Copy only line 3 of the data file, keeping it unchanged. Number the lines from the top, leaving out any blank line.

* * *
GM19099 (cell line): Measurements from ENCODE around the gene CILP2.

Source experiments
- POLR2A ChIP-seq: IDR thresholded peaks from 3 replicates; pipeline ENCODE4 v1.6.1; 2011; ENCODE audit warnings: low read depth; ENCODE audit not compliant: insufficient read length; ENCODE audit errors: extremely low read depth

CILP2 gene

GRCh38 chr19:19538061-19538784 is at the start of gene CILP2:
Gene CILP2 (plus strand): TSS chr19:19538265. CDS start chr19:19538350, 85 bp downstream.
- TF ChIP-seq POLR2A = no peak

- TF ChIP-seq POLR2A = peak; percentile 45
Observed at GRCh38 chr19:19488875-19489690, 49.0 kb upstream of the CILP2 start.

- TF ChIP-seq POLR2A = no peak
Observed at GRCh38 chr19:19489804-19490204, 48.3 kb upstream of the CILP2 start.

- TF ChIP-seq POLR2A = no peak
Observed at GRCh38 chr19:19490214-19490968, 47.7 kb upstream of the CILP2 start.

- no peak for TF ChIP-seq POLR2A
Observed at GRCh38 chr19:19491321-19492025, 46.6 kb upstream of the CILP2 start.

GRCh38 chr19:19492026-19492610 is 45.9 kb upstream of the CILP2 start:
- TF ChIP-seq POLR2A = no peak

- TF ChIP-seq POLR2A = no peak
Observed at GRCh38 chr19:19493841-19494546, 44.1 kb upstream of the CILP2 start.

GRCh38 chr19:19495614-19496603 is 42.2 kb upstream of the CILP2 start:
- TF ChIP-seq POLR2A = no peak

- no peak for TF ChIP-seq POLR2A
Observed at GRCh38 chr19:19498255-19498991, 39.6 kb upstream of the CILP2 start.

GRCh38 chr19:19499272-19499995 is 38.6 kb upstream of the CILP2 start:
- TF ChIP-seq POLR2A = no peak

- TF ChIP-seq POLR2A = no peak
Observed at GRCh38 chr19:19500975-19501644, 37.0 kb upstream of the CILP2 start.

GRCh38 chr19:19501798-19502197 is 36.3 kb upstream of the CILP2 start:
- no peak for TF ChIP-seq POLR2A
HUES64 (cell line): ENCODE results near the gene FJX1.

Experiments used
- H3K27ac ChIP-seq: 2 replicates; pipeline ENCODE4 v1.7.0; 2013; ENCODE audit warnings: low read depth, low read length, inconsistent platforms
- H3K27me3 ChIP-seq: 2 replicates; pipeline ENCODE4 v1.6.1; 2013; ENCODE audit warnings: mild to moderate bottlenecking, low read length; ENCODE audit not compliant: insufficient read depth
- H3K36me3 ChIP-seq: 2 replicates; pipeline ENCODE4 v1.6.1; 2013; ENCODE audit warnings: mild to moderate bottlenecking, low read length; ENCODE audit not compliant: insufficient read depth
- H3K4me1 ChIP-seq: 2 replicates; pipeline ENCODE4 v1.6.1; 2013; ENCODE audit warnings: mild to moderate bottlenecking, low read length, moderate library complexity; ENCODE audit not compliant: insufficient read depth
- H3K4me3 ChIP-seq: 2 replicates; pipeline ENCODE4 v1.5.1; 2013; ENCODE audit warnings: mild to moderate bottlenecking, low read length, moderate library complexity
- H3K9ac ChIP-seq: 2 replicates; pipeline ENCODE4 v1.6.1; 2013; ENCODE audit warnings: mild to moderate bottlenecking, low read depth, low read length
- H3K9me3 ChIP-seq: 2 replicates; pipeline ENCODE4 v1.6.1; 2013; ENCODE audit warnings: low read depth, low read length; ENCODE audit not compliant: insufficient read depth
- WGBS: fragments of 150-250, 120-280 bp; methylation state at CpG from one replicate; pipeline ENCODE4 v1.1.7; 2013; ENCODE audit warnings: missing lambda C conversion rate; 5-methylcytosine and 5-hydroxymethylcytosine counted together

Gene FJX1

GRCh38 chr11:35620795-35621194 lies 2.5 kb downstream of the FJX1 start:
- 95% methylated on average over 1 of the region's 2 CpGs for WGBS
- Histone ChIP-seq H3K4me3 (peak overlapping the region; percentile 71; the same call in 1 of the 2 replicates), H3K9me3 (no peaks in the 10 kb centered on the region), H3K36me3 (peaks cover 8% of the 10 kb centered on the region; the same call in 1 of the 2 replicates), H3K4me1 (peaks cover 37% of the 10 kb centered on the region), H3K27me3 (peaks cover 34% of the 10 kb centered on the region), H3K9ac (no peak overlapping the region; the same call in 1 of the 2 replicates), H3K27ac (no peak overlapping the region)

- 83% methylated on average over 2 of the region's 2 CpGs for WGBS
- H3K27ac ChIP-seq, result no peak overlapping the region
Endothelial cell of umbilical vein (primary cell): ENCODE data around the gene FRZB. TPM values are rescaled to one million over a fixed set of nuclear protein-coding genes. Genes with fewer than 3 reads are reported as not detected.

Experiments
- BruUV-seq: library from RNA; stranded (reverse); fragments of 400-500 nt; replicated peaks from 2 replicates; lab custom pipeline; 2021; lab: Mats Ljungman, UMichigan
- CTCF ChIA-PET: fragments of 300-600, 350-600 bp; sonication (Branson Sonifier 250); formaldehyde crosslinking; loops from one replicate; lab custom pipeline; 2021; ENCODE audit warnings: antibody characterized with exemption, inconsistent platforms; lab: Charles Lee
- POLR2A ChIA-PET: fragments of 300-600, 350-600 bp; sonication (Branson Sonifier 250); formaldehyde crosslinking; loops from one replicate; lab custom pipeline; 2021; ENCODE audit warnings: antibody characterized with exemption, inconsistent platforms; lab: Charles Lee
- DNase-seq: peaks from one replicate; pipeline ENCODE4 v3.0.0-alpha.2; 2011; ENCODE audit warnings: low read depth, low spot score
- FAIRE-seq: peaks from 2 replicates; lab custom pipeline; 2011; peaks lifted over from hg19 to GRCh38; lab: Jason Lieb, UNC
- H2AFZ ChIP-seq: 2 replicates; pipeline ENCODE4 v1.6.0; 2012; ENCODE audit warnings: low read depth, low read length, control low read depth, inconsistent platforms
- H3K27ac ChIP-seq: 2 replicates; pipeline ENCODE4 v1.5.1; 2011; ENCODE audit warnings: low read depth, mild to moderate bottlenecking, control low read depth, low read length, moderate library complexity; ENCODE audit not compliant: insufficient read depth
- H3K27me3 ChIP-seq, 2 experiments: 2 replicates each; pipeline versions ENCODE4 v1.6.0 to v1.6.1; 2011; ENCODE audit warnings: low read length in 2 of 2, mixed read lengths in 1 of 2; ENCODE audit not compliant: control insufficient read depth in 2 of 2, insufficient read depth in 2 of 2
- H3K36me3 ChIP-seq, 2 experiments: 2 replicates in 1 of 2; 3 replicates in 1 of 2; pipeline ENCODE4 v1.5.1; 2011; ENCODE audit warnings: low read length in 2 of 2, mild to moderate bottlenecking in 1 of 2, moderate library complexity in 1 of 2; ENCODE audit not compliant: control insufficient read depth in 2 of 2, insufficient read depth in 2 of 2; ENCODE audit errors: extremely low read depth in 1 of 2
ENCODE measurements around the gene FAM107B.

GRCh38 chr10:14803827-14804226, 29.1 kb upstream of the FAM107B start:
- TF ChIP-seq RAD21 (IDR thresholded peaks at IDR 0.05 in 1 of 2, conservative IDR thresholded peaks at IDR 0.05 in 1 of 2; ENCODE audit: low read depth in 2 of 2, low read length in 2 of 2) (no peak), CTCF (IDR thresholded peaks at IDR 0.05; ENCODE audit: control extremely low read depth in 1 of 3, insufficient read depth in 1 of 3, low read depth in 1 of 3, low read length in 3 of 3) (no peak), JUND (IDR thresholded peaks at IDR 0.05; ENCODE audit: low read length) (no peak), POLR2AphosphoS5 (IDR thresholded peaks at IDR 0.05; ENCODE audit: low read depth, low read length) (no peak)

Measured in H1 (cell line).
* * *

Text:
- POLR2A ChIP-seq: IDR thresholded peaks from 3 replicates; pipeline ENCODE4 v1.6.1; 2011; ENCODE audit warnings: low read depth; ENCODE audit not compliant: insufficient read length; ENCODE audit errors: extremely low read depth